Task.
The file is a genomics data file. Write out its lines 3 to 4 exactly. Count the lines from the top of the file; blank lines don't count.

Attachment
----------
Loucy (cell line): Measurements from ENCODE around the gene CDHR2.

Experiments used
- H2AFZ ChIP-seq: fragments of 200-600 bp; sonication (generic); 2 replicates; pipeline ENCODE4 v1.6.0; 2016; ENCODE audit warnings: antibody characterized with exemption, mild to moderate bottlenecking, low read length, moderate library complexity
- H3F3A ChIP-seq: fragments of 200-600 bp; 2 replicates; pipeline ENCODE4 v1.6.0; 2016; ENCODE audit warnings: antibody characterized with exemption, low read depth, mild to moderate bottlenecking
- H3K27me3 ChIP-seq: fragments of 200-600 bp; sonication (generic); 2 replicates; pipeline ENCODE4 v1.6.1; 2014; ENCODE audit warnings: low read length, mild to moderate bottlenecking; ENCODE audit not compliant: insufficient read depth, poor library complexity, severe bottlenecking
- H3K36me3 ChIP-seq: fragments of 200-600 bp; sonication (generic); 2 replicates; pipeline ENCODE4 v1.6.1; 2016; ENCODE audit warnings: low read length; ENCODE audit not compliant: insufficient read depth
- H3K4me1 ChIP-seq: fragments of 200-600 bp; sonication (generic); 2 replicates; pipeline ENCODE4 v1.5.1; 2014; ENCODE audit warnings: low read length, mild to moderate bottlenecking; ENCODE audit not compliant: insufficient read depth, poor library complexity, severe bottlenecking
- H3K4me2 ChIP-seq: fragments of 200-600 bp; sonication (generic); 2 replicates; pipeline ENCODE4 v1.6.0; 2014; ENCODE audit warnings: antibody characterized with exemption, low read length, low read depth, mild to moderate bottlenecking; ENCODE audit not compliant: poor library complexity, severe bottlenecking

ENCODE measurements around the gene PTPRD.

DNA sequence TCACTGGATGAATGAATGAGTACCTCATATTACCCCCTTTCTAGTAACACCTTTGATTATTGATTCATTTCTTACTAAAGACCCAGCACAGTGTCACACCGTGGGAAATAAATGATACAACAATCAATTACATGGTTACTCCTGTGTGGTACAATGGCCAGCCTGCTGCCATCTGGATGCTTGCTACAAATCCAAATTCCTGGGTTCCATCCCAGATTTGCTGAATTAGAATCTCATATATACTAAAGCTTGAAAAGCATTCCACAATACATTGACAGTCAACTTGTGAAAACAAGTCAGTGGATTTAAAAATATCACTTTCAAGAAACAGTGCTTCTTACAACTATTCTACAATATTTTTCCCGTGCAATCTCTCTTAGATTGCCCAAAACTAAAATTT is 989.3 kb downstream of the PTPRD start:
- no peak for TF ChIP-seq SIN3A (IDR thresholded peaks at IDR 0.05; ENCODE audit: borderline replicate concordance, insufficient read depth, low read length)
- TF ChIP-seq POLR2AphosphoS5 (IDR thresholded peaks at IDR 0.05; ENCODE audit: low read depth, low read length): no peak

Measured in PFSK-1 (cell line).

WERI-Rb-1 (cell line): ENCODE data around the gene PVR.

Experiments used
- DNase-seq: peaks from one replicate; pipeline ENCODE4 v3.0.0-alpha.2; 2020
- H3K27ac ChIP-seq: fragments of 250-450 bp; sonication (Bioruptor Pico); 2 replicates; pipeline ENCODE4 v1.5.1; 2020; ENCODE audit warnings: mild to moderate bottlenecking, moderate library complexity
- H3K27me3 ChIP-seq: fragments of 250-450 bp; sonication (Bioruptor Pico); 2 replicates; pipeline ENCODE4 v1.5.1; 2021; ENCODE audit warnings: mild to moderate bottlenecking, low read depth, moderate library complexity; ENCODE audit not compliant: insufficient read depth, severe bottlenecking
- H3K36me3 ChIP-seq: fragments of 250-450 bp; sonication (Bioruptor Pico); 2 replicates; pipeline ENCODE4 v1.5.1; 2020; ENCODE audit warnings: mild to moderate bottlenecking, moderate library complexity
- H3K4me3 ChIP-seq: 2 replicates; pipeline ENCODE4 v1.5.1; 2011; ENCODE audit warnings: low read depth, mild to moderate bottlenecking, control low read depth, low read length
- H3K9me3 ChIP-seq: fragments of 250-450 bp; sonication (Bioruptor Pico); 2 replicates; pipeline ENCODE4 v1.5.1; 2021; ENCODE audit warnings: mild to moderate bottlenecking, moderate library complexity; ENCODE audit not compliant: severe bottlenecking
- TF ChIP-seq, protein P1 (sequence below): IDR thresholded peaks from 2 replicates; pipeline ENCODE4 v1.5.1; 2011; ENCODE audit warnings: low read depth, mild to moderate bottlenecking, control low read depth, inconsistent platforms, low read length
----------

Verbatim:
- H2AFZ ChIP-seq: fragments of 200-600 bp; sonication (generic); 2 replicates; pipeline ENCODE4 v1.6.0; 2016; ENCODE audit warnings: antibody characterized with exemption, mild to moderate bottlenecking, low read length, moderate library complexity
- H3F3A ChIP-seq: fragments of 200-600 bp; 2 replicates; pipeline ENCODE4 v1.6.0; 2016; ENCODE audit warnings: antibody characterized with exemption, low read depth, mild to moderate bottlenecking